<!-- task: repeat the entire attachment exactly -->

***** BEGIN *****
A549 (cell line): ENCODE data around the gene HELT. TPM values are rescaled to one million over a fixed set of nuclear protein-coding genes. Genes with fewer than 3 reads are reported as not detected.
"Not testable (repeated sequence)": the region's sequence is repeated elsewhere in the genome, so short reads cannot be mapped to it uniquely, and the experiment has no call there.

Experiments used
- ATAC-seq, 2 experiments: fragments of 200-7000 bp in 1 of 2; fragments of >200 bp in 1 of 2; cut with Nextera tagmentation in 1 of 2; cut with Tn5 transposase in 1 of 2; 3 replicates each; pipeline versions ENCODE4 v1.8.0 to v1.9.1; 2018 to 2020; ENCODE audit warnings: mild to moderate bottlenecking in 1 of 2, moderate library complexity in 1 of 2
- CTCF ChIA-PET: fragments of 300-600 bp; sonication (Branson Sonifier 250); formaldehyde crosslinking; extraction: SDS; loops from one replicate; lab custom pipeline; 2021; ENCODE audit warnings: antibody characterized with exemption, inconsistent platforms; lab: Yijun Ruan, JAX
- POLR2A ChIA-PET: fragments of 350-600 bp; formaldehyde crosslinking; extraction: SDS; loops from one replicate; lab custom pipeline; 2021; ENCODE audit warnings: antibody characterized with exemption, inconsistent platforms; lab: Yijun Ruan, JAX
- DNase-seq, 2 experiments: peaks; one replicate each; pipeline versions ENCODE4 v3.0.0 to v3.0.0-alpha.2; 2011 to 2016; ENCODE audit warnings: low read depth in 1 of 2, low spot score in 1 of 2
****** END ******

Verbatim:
A549 (cell line): ENCODE data around the gene HELT. TPM values are rescaled to one million over a fixed set of nuclear protein-coding genes. Genes with fewer than 3 reads are reported as not detected.
"Not testable (repeated sequence)": the region's sequence is repeated elsewhere in the genome, so short reads cannot be mapped to it uniquely, and the experiment has no call there.

Experiments used
- ATAC-seq, 2 experiments: fragments of 200-7000 bp in 1 of 2; fragments of >200 bp in 1 of 2; cut with Nextera tagmentation in 1 of 2; cut with Tn5 transposase in 1 of 2; 3 replicates each; pipeline versions ENCODE4 v1.8.0 to v1.9.1; 2018 to 2020; ENCODE audit warnings: mild to moderate bottlenecking in 1 of 2, moderate library complexity in 1 of 2
- CTCF ChIA-PET: fragments of 300-600 bp; sonication (Branson Sonifier 250); formaldehyde crosslinking; extraction: SDS; loops from one replicate; lab custom pipeline; 2021; ENCODE audit warnings: antibody characterized with exemption, inconsistent platforms; lab: Yijun Ruan, JAX
- POLR2A ChIA-PET: fragments of 350-600 bp; formaldehyde crosslinking; extraction: SDS; loops from one replicate; lab custom pipeline; 2021; ENCODE audit warnings: antibody characterized with exemption, inconsistent platforms; lab: Yijun Ruan, JAX
- DNase-seq, 2 experiments: peaks; one replicate each; pipeline versions ENCODE4 v3.0.0 to v3.0.0-alpha.2; 2011 to 2016; ENCODE audit warnings: low read depth in 1 of 2, low spot score in 1 of 2